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Re: Dereferencing HTTP URIs (redux?)

From: Pat Hayes <phayes@ihmc.us>
Date: Wed, 5 Sep 2007 15:54:12 -0500
Message-Id: <p06230903c304c64768d1@[10.100.0.29]>
To: Alan Ruttenberg <alanruttenberg@gmail.com>
Cc: "Williams, Stuart (HP Labs, Bristol)" <skw@hp.com>, "Mark Nottingham" <mnot@yahoo-inc.com>, "W3C-TAG" <www-tag@w3.org>

>Hi Pat,
>
>This would be a reasonable explanation if a 303 always meant that 
>you were trying to dereference a non-information resource (usual 
>sense of "non-" - something that is not an information resource). 
>However, the TAG claims otherwise - that, from a 303 , you can only 
>understand that a 200 was not returned, and that is therefore the 
>case that you don't know it is an information resource.

I understand, but I think this explanation covers that case. It does 
not say that a 303 response means anything other than, well, a 
redirect. I agree that this does not allow you to infer, from getting 
a 303, to the conclusion that your URI denotes anything in 
particular. What it does do is purely negative: it *avoids* what the 
TAG wants to be a valid inference, which is that getting a 200 
response means that the denoted resource is indeed an information 
resource. And its the most informative way to avoid that within the 
current HTTP code framework.

>http://www.ihmc.us/users/phayes/PatHayes notwithstanding.

Yes, well, maybe I need to change that. Sigh. Can't win them all, I guess.

Pat

>
>-Alan
>
>On Sep 5, 2007, at 2:48 PM, Pat Hayes wrote:
>
>>
>>>Mark:
>>>>  1) Re-defining the semantics of a core element in a protocol
>>>>  that's been widely deployed for more than a decade will
>>>>  surprise and displease some people.
>>>Stuart:
>>>On the whole I'd like to feel that where we end up would be a legitimate
>>>use pattern for an existing facility.
>>>
>>
>>Although I have been a rather harsh critic of the range-14 decision 
>>in the past, please allow me to suggest a way to describe it which 
>>makes it exactly into that, i.e. a legitimate use pattern for an 
>>existing facility. (Perhaps this will simply be a restatement of 
>>the TAG's own thoughts when coming to this decision; if so, I 
>>apologize for the repetition, but observe that it took me a long 
>>time to reconstruct this chain of thought.)
>>
>>The situation in which this arises is where a URI is thought of by 
>>its owner - who is also, we will suppose, the agent who has control 
>>over the http endpoint to which it resolves - as denoting a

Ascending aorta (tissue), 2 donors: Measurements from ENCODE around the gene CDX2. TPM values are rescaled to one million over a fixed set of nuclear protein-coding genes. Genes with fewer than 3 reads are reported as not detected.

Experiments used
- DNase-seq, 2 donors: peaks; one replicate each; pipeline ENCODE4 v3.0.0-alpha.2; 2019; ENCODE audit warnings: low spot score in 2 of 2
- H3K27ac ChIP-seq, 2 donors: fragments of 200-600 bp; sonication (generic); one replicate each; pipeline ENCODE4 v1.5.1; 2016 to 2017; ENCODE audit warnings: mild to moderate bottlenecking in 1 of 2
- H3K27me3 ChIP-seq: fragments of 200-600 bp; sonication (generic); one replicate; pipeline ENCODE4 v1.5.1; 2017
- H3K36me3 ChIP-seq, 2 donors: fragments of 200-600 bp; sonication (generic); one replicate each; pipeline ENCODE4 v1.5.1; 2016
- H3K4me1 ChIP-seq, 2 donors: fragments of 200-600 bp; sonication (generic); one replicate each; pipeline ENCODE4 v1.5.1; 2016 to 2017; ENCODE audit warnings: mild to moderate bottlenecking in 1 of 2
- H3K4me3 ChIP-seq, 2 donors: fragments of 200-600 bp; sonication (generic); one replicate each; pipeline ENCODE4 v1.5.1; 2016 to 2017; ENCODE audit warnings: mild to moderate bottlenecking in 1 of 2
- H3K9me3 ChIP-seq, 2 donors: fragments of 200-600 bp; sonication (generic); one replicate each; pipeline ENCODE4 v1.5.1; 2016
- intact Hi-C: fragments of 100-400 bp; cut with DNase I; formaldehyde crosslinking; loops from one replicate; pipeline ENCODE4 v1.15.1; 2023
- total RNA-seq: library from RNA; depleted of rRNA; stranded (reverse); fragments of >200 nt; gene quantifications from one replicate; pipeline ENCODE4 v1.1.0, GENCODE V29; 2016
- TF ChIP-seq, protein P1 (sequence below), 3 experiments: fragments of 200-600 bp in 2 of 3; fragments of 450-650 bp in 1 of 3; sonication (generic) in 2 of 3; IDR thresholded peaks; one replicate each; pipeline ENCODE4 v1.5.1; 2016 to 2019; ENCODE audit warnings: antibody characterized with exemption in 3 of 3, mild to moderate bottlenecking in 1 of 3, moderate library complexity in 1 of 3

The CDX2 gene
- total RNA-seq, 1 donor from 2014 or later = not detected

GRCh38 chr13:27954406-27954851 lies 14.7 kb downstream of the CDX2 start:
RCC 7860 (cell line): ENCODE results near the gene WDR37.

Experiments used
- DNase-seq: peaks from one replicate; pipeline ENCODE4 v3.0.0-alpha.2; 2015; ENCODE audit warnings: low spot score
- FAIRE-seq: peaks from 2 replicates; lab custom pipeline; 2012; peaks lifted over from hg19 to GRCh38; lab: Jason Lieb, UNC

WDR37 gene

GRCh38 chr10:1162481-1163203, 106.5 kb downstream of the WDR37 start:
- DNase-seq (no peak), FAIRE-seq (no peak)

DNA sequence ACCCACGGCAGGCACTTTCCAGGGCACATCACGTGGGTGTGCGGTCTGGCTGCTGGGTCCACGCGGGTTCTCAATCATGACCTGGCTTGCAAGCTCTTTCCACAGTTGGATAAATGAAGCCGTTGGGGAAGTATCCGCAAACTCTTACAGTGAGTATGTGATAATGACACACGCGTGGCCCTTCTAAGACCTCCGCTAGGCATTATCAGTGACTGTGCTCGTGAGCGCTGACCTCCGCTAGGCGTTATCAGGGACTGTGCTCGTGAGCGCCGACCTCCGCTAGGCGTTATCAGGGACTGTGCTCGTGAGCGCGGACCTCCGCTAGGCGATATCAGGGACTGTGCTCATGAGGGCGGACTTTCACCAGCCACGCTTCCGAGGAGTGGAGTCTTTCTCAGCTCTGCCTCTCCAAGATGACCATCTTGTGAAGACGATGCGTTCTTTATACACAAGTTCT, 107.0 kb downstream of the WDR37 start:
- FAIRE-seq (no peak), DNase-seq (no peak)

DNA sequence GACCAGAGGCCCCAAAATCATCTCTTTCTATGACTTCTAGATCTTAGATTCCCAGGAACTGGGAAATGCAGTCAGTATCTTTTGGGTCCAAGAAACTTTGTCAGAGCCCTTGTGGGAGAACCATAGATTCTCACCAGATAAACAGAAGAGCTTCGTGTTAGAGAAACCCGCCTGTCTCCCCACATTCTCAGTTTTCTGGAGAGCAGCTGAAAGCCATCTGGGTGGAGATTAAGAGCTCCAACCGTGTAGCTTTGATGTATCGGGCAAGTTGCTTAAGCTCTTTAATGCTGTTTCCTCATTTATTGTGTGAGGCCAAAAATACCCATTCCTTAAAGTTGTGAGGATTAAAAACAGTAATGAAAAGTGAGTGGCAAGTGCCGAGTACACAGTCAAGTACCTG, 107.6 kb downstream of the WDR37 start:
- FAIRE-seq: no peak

>>non-information resource. What can this agent possibly do, when 
>>handed an http GET for this URI? If it simply returns some 
>>representation (in the REST sense) of a resource, then this must be 
>>an information resource, so cannot be the intended denotation. On 
>>the other hand, it seems churlish and unhelpful, and possibly 
>>wrong, to return an error code, as the URI does indeed denote 
>>something. Putting myself in the place of such an agent, therefore, 
>>I would wish to return some useful information about the referent, 
>>but without implying that the resource which is the source of this 
>>information is itself the referent of the URI sent to me. On the 
>>other hand, this information source is indeed a resource itself, so 
>>must have a URI of its own; and, its being an information resource, 
>>this URI does indeed denote it, so cannot be the URI which 
>>originated the request which has put me into this quandary. Given 
>>all this, then, the simplest and most useful thing I can do, it 
>>seems, is to send back the information that I have as a response to 
>>the request, but also to indicate that it comes not from the 
>>resource denoted by the original URI, but from a different resource 
>>with its own URI, to which in fact I will re-direct the GET request 
>>precisely so that it can be successfully responded to; thereby 
>>letting the requestor know that (1) the URI they sent me denotes 
>>something, (2) it does not denote this information resource, and 
>>(3) which URI does denote it. This is about the best I can do under 
>>the circumstances.
>>
>>Seen in this way, the 303 is not so much a 'signal' to the 
>>requesting agent that the resource in question is, or might be, a 
>>non-information resource - a signal which seems arbitrary, ad-hoc 
>>and potentially confusing - but rather simply as an acknowledgement 
>>of the fact that a non-information resource cannot *possibly*, by 
>>virtue of its very nature, return a direct response to a GET 
>>request. It is the only rational move that a responding agent can 
>>make under the circumstances, and still cleave to the global 
>>assumptions that (1) a URI which retrieves a response from a 
>>resource must also denote that resource, which must therefore be an 
>>information resource, and (2) a URI which denotes anything at all 
>>should not return an error HTTP code.
>>
>>If this is more or less right, I think that this way of 
>>*explaining* the decision might be helpful for many readers, as it 
>>makes the decision seem less arbitrary.  It was for me, at any rate.
>>
>>Pat
>>--
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Received on Wednesday, 5 September 2007 20:54:23 UTC

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